Flexible working. Feminism. Fun.

A letter to my daughter’s nursery about her appearance

A letter to my daughter’s nursery about her appearance

Dear nursery,

This letter is way overdue. I’m sure there have been many times in the months since my daughter started attending your nursery that you thought, “How could this girl’s parents possibly let her out of the house like this?”

So let me explain.

First: the hair.

I have never brushed my daughter’s hair.

You knew that, of course. My daughter turns up at nursery with a wild mess of curls only somewhat held back with mismatched clips. These are not doll-like ringlets; they’re windblown waves. A few pieces always curl adorably, while others are almost straight. It’s very clear that no one has attempted to properly manage them.

And here’s why.

The number one rule of curly hair is NEVER BRUSH CURLY HAIR. The curls vanish and you’re left with a frizzy, fluffy mess. When my daughter gets out of the bath, I’ll run a comb through her hair to get the tangles out, but that’s it.

I don’t brush my hair either, though you may have noticed that mine is (slightly) less disheveled than hers. That’s because I tame mine with styling products, which I’m not about to do to my kid – not only because I have to be careful about what products I put on her dry scalp, but also because SHE’S THREE. She has a lifetime of trying to tame her curls ahead of her; she deserves a few years of letting them do their thing.

Second: the clothes.

You’ve probably noticed that my child sometimes comes to nursery in questionable attire – her shirt and leggings wildly mismatched, wearing a sundress when it’s cold and raining, sporting a pair of wellies when it’s scorching. Once she went out wearing two dresses, one on top of the other. You may be wondering, “Did this kid dress herself today?”

Yes. She did.

In my three years as a parent, I have learned to choose my battles wisely. It’s rarely worth arguing with a small child over what they want to wear. That’s why I let her leave the house in pretty much whatever she chooses, no matter how ridiculous it looks. When you’re a kid, you don’t have control over very much in your life. Adults are always telling you what you can and can’t do, when to go to bed, what you’re going to eat and where you’re going to go. Letting kids be in charge of something – even something as small as whether what colour shirt they wear that day – means a lot to them.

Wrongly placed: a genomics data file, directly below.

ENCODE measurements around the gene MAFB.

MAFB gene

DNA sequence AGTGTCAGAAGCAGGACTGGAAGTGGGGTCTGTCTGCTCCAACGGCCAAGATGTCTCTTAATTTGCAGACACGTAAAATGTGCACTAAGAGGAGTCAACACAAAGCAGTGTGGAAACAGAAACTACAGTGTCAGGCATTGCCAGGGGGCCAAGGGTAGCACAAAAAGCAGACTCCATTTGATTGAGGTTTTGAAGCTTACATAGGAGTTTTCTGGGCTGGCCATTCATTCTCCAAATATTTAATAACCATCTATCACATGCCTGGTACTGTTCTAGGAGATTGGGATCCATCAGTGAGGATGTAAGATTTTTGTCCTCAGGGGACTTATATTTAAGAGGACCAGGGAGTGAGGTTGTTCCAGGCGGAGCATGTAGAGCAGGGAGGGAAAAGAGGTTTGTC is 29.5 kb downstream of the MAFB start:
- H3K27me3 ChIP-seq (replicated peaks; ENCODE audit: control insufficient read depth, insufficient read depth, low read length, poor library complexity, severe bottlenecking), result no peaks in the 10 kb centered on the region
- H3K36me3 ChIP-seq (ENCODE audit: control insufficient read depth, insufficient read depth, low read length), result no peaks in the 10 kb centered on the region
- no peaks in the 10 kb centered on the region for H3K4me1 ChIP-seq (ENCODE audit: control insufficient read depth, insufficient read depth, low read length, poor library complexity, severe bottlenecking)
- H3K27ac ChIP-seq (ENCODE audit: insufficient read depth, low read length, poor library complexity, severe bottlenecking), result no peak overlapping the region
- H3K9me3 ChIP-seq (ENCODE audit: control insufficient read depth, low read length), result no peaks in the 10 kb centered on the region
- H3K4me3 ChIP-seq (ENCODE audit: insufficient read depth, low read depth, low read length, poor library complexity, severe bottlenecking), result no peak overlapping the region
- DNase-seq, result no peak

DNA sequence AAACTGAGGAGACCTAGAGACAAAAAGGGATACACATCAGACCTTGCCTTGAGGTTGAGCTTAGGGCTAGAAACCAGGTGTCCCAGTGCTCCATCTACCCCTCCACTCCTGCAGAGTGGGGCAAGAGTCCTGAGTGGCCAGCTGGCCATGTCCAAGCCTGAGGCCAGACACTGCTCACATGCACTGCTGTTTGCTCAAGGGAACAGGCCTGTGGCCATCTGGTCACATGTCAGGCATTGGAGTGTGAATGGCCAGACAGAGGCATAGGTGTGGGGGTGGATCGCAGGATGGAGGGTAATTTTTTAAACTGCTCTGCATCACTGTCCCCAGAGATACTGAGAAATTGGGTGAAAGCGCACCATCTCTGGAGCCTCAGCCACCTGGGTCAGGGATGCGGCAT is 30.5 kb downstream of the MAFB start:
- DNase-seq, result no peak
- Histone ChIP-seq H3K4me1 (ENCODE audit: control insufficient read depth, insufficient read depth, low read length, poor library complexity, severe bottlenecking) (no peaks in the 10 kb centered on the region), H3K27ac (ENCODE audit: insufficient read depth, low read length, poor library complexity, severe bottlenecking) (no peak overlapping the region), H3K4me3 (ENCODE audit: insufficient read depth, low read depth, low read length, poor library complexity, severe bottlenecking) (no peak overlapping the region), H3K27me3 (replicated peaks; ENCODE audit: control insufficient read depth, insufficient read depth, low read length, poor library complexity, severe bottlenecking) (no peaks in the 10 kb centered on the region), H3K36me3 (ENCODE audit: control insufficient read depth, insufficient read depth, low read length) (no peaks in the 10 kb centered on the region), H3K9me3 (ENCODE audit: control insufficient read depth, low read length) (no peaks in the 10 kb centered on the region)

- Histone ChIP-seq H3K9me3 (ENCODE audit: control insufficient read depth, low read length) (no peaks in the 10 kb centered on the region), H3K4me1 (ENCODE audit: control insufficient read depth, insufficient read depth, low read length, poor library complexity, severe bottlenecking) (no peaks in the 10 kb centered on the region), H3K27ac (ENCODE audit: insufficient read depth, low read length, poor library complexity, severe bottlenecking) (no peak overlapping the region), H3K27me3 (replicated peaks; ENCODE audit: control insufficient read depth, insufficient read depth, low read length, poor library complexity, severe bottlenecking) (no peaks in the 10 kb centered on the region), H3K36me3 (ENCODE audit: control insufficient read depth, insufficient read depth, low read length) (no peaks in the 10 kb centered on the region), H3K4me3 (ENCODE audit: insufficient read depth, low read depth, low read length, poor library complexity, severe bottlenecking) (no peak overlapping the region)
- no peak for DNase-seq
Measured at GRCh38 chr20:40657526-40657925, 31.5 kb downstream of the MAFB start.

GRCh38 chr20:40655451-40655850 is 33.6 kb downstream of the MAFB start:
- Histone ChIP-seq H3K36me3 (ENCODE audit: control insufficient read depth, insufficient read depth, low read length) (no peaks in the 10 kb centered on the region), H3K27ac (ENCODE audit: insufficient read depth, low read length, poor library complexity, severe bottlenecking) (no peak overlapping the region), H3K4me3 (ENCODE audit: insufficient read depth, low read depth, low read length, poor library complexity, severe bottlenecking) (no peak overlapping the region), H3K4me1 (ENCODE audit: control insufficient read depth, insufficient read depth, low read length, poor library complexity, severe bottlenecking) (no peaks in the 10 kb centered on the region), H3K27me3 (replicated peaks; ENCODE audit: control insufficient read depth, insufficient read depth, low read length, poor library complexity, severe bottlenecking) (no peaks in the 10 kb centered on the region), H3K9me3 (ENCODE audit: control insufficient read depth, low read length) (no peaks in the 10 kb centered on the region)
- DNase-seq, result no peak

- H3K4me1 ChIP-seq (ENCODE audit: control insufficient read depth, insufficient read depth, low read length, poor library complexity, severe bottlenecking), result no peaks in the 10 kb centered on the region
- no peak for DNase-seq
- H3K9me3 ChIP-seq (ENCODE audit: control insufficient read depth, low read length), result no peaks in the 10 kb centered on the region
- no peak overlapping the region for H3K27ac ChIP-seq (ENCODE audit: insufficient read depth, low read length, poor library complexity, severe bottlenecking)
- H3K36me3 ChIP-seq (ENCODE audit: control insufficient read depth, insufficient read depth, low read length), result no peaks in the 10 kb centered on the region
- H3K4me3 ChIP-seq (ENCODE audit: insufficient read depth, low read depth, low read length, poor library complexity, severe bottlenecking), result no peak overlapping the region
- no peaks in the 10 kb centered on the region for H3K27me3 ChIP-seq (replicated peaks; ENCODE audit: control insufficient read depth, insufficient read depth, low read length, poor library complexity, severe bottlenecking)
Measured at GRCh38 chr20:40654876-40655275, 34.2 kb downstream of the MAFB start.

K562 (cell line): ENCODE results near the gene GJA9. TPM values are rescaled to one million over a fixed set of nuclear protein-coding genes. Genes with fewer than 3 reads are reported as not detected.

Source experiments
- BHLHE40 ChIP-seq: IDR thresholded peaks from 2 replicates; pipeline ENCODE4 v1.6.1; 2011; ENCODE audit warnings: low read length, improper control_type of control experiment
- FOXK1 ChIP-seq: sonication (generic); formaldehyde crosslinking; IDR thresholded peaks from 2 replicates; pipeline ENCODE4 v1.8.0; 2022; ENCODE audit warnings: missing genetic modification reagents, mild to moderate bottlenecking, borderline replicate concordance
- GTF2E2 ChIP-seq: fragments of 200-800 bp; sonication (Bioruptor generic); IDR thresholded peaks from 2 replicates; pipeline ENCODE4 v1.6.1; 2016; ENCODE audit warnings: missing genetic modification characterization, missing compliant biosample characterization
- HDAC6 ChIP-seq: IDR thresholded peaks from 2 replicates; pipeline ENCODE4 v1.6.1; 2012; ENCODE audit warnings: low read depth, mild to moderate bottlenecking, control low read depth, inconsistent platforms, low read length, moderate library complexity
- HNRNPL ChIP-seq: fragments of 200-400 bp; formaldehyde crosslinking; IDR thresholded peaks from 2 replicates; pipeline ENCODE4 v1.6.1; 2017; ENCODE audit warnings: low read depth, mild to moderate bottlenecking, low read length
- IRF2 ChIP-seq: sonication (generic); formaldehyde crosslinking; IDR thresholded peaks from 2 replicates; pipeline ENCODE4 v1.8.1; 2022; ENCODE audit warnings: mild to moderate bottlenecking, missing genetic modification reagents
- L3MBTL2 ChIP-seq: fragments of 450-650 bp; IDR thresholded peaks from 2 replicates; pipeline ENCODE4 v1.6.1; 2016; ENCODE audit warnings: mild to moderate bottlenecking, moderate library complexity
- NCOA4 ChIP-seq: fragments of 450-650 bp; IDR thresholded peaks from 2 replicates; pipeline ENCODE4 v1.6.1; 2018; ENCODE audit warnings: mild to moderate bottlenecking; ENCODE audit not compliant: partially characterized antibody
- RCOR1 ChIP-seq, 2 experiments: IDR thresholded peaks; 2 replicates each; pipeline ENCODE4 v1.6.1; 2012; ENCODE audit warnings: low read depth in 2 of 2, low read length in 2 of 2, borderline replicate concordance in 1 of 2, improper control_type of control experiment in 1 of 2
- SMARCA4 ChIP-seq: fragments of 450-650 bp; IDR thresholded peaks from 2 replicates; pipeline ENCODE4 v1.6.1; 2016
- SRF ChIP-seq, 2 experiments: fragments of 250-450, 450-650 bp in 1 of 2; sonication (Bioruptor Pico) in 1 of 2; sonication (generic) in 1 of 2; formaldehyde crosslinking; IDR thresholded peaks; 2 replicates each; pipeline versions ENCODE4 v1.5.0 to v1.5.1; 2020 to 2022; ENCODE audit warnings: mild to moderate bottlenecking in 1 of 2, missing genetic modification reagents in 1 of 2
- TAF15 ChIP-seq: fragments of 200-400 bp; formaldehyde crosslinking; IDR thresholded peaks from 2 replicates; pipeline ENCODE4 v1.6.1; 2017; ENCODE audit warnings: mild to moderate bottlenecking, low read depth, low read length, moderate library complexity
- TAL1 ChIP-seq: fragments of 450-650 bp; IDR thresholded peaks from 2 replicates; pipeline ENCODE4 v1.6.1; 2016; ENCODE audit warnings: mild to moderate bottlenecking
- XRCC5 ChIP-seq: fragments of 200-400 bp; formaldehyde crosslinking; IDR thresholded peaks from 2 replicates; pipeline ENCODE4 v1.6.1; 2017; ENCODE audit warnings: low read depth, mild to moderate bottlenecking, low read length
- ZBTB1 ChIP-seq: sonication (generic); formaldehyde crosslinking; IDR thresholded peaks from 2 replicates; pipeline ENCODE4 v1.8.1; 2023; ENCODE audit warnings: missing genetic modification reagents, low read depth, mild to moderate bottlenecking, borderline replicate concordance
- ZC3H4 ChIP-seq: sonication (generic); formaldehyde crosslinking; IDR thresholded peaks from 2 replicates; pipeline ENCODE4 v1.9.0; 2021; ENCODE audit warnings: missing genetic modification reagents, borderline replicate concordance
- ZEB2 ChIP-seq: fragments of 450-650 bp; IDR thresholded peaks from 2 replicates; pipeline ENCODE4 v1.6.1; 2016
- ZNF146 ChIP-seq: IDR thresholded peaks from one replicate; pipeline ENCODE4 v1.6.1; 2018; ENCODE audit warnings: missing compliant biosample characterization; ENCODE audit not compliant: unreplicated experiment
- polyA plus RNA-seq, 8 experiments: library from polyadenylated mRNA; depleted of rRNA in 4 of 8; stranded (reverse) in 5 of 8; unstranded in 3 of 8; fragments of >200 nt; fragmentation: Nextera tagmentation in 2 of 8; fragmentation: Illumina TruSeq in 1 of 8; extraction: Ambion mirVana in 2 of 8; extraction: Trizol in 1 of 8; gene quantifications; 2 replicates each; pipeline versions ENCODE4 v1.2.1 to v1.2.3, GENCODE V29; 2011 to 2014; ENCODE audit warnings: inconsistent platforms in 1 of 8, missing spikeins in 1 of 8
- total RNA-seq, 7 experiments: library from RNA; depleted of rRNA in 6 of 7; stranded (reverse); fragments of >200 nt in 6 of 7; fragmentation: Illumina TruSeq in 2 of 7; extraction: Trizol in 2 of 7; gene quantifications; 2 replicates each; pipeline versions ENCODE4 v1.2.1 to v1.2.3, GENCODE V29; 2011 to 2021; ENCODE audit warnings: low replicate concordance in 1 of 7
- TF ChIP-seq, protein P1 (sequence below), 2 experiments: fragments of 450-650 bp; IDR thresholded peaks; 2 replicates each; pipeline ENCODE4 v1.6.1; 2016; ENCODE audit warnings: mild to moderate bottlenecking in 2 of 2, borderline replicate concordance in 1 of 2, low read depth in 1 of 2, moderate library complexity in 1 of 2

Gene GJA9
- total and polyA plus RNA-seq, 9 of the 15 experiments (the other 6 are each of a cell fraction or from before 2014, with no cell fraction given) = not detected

Finally: the shoes.

A pair of bright pink dirty girl's sandals

You wouldn’t know it just by looking at them – or smelling them – but my daughter has only had these sandals for about six weeks. Even after a deep clean, they’re still pretty rotten.

A pair of new pink girl's sandals
This is what they looked like just a few weeks ago when I bought them.

I could buy her another pair of sandals, but once she finds a pair of shoes that she likes, she’ll wear them every day until they’re stinking and nearly black with dirt. I know they look gross, but she likes what she likes – and what she likes are shoes that look and smell like they’ve been through a war zone during a heatwave.

I have to admit that part of me is proud of how filthy her shoes are. These are the shoes of a kid who plays hard, jumps in puddles, runs up hills and climbs all over playgrounds. I’d rather have her be active and skanky-footed than sitting quietly in a pair of spotless white trainers.

So yes, my child is wild-haired and oddly-attired, but you have to admire her strong will and incredible cuteness. Because she is cute – even when she looks like she got ready for nusery in the dark during a hurricane.

Kind regards,

Katie



Leave a Reply

This site uses Akismet to reduce spam. Learn how your comment data is processed.


%d bloggers like this: